doi:10.1364/OE.20.007822

Pure two-dimensional polarization patterns for holographic recording

Author(s): Ulises Ruiz, Clementina Provenzano, Pasquale Pagliusi, and Gabriella Cipparrone

Abstract:

“Two-dimensional (2D) polarization patterns are achieved by the interference of two pairs of beams with perpendicular planes of incidence and orthogonal polarizations (i.e. linear or circular). In both cases, imposing a phase shift of π/2 between consecutive beams contains the amplitude modulation of the optical field in the superposition region and, thus, pure 2D polarization patterns are created. The recording of these interference fields in a polarization-sensitive material, namely an amorphous azopolymer, creates reconfigurable 2D periodic microstructures with peculiar diffraction properties.”

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Publication: Optics Letters, (subscription required)

Issue/Year/DOI: Optics Letters, Vol. 37, Issue 3, pp. 311-313 (2012)
doi:10.1364/OL.37.000311

Binocular adaptive optics vision analyzer with full control over the complex pupil functions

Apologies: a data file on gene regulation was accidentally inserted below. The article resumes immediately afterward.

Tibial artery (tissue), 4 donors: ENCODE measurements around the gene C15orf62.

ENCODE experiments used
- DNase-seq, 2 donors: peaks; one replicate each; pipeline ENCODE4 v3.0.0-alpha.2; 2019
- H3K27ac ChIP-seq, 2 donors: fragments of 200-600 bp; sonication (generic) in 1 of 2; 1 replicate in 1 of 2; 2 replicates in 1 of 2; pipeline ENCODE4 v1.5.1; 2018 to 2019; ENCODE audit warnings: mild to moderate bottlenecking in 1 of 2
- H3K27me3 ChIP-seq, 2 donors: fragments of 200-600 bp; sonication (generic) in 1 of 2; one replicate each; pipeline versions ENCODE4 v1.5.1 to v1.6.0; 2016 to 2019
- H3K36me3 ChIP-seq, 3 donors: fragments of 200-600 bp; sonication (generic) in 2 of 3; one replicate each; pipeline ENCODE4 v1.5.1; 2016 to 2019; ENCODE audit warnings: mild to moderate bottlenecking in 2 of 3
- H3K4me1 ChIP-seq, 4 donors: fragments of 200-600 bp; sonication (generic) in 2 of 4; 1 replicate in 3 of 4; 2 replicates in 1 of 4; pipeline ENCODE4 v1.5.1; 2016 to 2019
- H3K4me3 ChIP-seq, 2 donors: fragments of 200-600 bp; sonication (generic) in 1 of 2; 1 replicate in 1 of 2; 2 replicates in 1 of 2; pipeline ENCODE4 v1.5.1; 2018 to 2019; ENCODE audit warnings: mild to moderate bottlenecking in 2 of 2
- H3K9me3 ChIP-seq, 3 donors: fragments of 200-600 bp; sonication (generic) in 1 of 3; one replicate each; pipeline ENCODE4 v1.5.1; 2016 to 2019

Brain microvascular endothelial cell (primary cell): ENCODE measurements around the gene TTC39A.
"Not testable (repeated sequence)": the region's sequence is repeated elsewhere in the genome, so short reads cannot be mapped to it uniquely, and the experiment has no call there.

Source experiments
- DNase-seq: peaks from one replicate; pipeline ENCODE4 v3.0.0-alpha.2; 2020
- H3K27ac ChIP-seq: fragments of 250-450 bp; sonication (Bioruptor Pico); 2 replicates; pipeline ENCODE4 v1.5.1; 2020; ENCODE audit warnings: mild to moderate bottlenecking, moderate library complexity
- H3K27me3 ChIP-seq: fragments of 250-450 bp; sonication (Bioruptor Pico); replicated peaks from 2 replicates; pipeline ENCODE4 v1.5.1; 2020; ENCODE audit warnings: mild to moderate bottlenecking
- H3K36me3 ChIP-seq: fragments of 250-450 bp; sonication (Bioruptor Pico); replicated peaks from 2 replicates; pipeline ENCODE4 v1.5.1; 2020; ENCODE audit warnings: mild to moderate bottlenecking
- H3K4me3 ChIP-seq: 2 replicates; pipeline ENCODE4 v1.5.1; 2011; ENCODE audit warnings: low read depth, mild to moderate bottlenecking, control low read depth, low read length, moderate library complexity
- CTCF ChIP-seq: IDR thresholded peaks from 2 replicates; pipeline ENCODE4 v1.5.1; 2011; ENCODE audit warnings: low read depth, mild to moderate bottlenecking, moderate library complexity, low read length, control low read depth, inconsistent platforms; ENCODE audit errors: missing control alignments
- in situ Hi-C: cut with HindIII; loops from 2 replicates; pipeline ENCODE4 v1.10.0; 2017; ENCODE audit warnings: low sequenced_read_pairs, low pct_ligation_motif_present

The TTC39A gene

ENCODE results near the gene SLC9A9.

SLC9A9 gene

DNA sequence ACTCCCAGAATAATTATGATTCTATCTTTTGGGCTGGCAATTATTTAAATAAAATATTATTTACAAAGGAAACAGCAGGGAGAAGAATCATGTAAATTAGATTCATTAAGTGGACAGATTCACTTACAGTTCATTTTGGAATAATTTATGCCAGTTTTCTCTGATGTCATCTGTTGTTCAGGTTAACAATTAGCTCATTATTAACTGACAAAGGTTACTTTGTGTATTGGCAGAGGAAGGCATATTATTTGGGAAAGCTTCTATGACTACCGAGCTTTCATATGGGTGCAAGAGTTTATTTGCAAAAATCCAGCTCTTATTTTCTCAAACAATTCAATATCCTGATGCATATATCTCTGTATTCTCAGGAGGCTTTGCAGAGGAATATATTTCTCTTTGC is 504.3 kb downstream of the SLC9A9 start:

Author(s): Christina Schwarz, Pedro M. Prieto, Enrique J. Fernández, and Pablo Artal

Abstract:

“We present a binocular adaptive optics vision analyzer fully capable of controlling both amplitude and phase of the two complex pupil functions in each eye of the subject. A special feature of the instrument is its comparatively simple setup. A single reflective liquid crystal on silicon spatial light modulator working in pure phase modulation generates the phase profiles for both pupils simultaneously. In addition, another liquid crystal spatial light modulator working in transmission operates in pure intensity modulation to produce a large variety of pupil masks for each eye. Subjects perform visual tasks through any predefined variations of the complex pupil function for both eyes. As an example of the system efficiency, we recorded images of the stimuli through the system as they were projected at the subject’s retina. This instrument proves to be extremely versatile for designing and testing novel ophthalmic elements and simulating visual outcomes, as well as for further research of binocular vision.”

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Publication: Optics Letters, (subscription required)

Issue/Year/DOI: Optics Letters, Vol. 36, Issue 24, pp. 4779-4781 (2011)
doi:10.1364/OL.36.004779

Fabrication of microscale medical devices by two-photon polymerization with multiple foci via a spatial light modulator

Author(s): Shaun D. Gittard, Alexander Nguyen, Kotaro Obata, Anastasia Koroleva, Roger J. Narayan, and Boris N. Chichkov.

Abstract: